Its better to have them on all 4. If you have them on the front only youll be more likely to fishtail but have good steering and if you put them on the rear only youll have forward motion but poor steering.
I figure if its bad enough to need chains might as well stay home or run all 4 wheels with chains.
That said, If I had only one pair of chains they would go on the front. I figure the forward pull + steering is better.
Also, consider your available clearance before purchasing chains. If you are stock with large tires you may have to go with low profile chains.
When I get to the point of having to chain-up, I always chain all four tires in order to have the pulling effect from the front.
Regarding tires, my experience is that a wide tire track tends to "plow" with resistance through deep snow and dig in, sometimes to a point of bottoming out to your frame. This can occur even with chains on. Friends with tall thinner track tire cut through deep snow with much less resistance, and tend to stay on top of the snow.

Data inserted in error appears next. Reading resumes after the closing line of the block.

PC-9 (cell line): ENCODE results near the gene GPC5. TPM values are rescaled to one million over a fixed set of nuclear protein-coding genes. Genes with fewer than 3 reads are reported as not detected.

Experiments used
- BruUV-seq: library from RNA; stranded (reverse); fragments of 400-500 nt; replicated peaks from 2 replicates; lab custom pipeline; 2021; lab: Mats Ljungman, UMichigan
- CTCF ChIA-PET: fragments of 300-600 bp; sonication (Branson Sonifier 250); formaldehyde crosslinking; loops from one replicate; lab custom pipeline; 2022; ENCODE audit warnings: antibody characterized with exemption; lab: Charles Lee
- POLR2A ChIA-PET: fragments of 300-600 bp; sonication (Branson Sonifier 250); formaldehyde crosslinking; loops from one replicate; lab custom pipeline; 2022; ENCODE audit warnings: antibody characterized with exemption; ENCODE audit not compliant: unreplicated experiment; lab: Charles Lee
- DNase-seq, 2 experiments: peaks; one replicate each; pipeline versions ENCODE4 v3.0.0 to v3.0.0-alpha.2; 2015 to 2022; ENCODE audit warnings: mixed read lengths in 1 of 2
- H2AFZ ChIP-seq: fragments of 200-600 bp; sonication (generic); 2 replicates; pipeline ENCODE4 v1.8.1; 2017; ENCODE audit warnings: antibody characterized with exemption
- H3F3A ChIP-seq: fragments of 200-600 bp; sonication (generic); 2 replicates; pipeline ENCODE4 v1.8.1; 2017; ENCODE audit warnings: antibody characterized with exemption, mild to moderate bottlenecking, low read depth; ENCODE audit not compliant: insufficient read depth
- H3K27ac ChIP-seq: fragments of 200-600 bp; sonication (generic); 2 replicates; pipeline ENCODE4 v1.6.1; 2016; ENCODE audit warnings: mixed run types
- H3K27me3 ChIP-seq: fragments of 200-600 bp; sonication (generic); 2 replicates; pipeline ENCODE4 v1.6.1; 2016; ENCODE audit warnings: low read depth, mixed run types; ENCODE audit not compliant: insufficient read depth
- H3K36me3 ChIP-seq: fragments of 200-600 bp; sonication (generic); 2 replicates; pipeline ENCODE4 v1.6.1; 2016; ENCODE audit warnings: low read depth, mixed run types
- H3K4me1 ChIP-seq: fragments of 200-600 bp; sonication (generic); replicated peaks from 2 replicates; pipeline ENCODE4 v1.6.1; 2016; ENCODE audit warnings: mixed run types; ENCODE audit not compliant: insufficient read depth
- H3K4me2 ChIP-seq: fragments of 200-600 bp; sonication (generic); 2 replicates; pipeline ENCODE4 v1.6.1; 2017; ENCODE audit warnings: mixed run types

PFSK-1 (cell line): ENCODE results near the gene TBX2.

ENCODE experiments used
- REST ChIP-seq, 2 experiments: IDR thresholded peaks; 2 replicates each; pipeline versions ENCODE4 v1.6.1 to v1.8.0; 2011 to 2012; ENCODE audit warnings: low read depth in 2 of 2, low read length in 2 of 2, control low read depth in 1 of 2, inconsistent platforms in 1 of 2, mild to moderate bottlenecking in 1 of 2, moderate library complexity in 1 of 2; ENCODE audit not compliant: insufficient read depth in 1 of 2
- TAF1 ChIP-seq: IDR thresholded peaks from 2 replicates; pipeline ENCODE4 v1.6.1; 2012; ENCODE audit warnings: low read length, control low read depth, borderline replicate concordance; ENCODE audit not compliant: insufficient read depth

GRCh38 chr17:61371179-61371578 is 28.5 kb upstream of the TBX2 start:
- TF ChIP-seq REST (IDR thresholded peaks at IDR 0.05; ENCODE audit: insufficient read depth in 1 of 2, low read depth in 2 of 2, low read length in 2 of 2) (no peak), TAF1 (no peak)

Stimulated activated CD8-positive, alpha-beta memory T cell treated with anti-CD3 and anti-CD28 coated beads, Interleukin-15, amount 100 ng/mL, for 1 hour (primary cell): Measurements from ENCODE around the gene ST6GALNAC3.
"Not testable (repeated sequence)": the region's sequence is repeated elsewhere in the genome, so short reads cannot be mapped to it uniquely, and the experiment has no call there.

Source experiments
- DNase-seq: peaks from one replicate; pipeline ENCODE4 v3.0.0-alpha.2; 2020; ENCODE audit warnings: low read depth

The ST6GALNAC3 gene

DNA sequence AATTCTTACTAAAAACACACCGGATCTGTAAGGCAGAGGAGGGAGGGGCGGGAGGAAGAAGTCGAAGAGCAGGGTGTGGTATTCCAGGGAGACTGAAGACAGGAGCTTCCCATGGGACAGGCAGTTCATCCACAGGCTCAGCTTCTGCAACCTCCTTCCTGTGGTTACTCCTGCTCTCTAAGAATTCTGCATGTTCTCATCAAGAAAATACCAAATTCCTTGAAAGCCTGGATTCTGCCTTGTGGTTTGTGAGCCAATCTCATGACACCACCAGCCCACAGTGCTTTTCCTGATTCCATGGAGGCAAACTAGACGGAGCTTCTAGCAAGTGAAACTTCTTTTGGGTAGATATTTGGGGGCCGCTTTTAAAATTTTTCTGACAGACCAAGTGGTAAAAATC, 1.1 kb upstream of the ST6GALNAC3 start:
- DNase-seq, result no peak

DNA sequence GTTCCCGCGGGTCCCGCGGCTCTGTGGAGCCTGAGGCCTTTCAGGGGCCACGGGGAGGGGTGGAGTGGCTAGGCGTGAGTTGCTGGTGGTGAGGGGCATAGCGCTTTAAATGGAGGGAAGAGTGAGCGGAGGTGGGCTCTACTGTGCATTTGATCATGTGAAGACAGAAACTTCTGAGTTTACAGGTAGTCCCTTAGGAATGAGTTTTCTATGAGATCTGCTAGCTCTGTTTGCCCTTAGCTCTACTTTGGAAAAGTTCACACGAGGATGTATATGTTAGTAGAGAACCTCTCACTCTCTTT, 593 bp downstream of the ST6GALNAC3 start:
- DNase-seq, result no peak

Wide tires do not "float" on snow, they sink in until they compact enough snow to suport the vehicle weight. The goal is less forward resistance in order to continue forward movement. Then again, it depends on the depth of the snow.
In deep snow conditions you must also consider the temperature. During daytime hours, or when the sun is out, the snow tends to become mushy and heavy making it even more difficult to plow through and this increases the opprtunity to become stuck. Then you may have to wait until it refreezes during the evening in order to get out, unless you have a tow vehicle or winch.
When I am off-road in the snow I always carry chains for all four tires as I tend to progress until I can go no further. At that point, it is a little difficult to call for assistance...
Be self limiting and carry the right tools! Spending the night in the snow is not a lot of fun... :shocked
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